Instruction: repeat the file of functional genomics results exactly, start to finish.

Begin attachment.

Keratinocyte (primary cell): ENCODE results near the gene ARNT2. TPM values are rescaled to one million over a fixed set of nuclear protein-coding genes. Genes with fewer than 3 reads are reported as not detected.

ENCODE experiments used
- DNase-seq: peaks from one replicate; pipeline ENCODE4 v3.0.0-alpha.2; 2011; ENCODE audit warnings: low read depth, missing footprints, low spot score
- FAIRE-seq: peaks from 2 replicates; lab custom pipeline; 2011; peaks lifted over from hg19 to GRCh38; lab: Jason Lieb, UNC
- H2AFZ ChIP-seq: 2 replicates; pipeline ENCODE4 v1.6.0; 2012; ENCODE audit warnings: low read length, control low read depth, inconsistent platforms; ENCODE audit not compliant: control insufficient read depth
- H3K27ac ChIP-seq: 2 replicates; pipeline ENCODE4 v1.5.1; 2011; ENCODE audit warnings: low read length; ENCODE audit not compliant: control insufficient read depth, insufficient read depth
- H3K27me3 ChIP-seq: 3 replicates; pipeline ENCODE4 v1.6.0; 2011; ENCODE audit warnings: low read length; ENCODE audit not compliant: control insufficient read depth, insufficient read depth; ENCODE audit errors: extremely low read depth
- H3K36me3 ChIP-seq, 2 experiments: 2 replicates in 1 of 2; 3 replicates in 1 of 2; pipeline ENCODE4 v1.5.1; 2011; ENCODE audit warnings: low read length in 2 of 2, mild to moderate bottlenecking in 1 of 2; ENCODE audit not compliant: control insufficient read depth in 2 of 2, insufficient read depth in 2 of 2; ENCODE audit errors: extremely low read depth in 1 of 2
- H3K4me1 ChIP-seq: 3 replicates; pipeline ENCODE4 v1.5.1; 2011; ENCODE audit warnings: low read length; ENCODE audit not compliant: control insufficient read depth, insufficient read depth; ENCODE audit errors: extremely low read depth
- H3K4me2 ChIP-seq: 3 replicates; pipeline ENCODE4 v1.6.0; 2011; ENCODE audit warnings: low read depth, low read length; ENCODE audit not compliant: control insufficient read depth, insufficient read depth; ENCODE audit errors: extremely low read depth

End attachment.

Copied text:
Keratinocyte (primary cell): ENCODE results near the gene ARNT2. TPM values are rescaled to one million over a fixed set of nuclear protein-coding genes. Genes with fewer than 3 reads are reported as not detected.

ENCODE experiments used
- DNase-seq: peaks from one replicate; pipeline ENCODE4 v3.0.0-alpha.2; 2011; ENCODE audit warnings: low read depth, missing footprints, low spot score
- FAIRE-seq: peaks from 2 replicates; lab custom pipeline; 2011; peaks lifted over from hg19 to GRCh38; lab: Jason Lieb, UNC
- H2AFZ ChIP-seq: 2 replicates; pipeline ENCODE4 v1.6.0; 2012; ENCODE audit warnings: low read length, control low read depth, inconsistent platforms; ENCODE audit not compliant: control insufficient read depth
- H3K27ac ChIP-seq: 2 replicates; pipeline ENCODE4 v1.5.1; 2011; ENCODE audit warnings: low read length; ENCODE audit not compliant: control insufficient read depth, insufficient read depth
- H3K27me3 ChIP-seq: 3 replicates; pipeline ENCODE4 v1.6.0; 2011; ENCODE audit warnings: low read length; ENCODE audit not compliant: control insufficient read depth, insufficient read depth; ENCODE audit errors: extremely low read depth
- H3K36me3 ChIP-seq, 2 experiments: 2 replicates in 1 of 2; 3 replicates in 1 of 2; pipeline ENCODE4 v1.5.1; 2011; ENCODE audit warnings: low read length in 2 of 2, mild to moderate bottlenecking in 1 of 2; ENCODE audit not compliant: control insufficient read depth in 2 of 2, insufficient read depth in 2 of 2; ENCODE audit errors: extremely low read depth in 1 of 2
- H3K4me1 ChIP-seq: 3 replicates; pipeline ENCODE4 v1.5.1; 2011; ENCODE audit warnings: low read length; ENCODE audit not compliant: control insufficient read depth, insufficient read depth; ENCODE audit errors: extremely low read depth
- H3K4me2 ChIP-seq: 3 replicates; pipeline ENCODE4 v1.6.0; 2011; ENCODE audit warnings: low read depth, low read length; ENCODE audit not compliant: control insufficient read depth, insufficient read depth; ENCODE audit errors: extremely low read depth